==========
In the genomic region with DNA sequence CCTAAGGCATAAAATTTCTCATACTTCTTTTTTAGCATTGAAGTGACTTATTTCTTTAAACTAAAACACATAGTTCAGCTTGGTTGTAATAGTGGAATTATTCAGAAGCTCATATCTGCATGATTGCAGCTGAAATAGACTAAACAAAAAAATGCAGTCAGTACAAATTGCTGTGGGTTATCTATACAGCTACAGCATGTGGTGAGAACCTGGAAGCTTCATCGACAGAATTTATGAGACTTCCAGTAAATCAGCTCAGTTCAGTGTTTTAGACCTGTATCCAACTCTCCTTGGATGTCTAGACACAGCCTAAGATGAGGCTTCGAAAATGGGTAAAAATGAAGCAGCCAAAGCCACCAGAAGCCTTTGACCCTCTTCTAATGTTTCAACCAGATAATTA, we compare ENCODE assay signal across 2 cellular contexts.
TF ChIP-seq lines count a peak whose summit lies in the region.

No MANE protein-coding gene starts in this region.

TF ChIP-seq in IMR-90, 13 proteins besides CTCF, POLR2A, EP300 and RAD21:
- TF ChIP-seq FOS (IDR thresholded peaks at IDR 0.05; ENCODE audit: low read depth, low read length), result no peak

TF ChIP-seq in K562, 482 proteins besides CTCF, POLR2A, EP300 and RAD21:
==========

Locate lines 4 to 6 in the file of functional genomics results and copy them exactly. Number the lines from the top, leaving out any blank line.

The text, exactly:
TF ChIP-seq in IMR-90, 13 proteins besides CTCF, POLR2A, EP300 and RAD21:
- TF ChIP-seq FOS (IDR thresholded peaks at IDR 0.05; ENCODE audit: low read depth, low read length), result no peak

TF ChIP-seq in K562, 482 proteins besides CTCF, POLR2A, EP300 and RAD21: